Stone-cold Stare

By: Chris Ridolphi

Before this class, I had not experienced much horror in my life; never really read any stories or watched any movies, never had any paranormal experiences and never really had many nightmares in my life. However, the one nightmare I ever remember having in my entire life, I still remember vividly today. I can’t recall many other things from when I was 5 years old, but the fact that I can recall this so easily proves the impression it had on me. Growing up I didn’t have cable television, but my grandma just down the street did, so I would always be excited to go to her house because she had Cartoon Network. Unlike the Saturday morning cartoons I was typically stuck with, Cartoon Network had the TV series, The Real Adventures of Jonny Quest, my favorite TV show at the time. Little did I know, this particular day would be the last time I would ever watch Jonny Quest on a mission.

The premise of the show is this teenager named Jonny Quest would go on excursions with some other friends and his father Dr. Quest and sometimes would enter a virtual reality called, “QuestWorld.” In Episode 18 of Season 1, called “Heroes,” their team makes a great archeological discovery of the statue of Apollo, but it is smashed to pieces. Using a computer program, they are able to piece the statue back together properly, but the evil villain, Surd, hacks their program in hopes of stealing the statue. Because of this, they all of a sudden cannot locate the file, so Jonny and his team go into QuestWorld to search for missing file.

medusaWhile inside the virtual reality, they end up at the temple of Zeus, who is the father of Apollo, so they believe they are on the right track. When they enter the temple, they are ambushed by the evil Surd, who is disguised as the goddess Medusa! She was a terrifying green creature, with deep, glowing red eyes and snakes for hair. Jonny shouts to not look in her eyes, but his friend is immediately turned into stone. She then turns to Jonny making squelching growling noises and yells, “look into my eyes, boy!” and releases snakes from her head to chase him, followed by, “I will give you eternal life…in stone!” in the same horrifying tone.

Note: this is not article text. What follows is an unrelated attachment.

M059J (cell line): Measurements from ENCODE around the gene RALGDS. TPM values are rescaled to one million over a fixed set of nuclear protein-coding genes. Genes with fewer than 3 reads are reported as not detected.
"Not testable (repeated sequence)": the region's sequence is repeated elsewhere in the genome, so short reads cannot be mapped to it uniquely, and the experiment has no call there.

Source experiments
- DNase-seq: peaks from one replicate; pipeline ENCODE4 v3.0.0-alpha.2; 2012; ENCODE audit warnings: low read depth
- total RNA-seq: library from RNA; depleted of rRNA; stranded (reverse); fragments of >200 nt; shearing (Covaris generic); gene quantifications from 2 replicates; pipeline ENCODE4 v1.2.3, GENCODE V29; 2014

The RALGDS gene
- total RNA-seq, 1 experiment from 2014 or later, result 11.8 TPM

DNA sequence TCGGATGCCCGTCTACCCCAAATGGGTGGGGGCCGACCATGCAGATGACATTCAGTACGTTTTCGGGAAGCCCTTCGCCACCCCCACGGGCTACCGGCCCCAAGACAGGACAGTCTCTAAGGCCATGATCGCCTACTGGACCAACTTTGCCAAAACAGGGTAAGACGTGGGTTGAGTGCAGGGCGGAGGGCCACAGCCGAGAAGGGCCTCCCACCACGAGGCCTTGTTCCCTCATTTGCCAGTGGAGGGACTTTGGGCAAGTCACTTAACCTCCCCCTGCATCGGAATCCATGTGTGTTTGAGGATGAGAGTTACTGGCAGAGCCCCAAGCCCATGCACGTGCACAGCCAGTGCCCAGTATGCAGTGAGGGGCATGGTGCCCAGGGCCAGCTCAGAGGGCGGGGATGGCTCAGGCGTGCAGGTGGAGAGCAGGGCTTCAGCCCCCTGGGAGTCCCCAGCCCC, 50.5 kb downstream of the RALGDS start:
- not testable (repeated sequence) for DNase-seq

This was a pretty tame show up to this point; Jonny would always succeed in his missions and nobody had ever died before. Although Jonny would have surely ended up on top like he always did, I didn’t even give him close to a chance and ran out of my grandma’s house crying, leaving my mom and grandma very concerned. That night, and thankfully only for the rest of that week, I had a dream each night with the vision of Medusa’s snake-filled head staring at me with her creepy glowing eyes shouting, “look into my eyes, boy!” and then I would start to turn into stone. Needless to say…I never watched that show again.

Link to Episode


3 thoughts on “Stone-cold Stare

  1. Children’s shows have a weird quality to them; one where they can have the most outlandish characters and it is acceptable. However, there’s a point in a kid’s life where something will cross the boundaries and become creepy. An example of this is “Nobody” from “Sesame Street”. Just an outline of a face, he is friendly on Sesame Street which usually makes kids like him. However, eventually many kids (including myself) realized that it was just a creepy character with no body who floated around whispering numbers to me and the general population.

  2. I have to agree with the above comment about the strange creepy quality of many shows and movies made for kids. This makes me think about how different our relationship with horror and fear is as a child versus after growing up. On one hand, when I was young I was unaffected by acts of violence in movies that I would have more trouble stomaching now, but on the other hand there’s always some innocuous element in a movie that strikes us to a point where we even remember it many many years later. For me I would have to say it was definitely the accordion in Beauty and the Beast, for some reason all that yelling and creepy piano playing really got to me.

  3. I’ve noticed that a lot children shows that we grew up with have the tendency to be very creepy. I never noticed as a child how terrifying Courage the Cowardly Dog from Cartoon Network should have been, but upon watching a few episodes on Netflix to reminisce on my childhood’s favorite show, I immediately thought about this class and how these shows should have terrified me as a child. I wonder what makes children so oblivious to creepy things in this respect? Kind of like in Stone Animals, when neither child noticed anything being wrong, when the parents were so sure.

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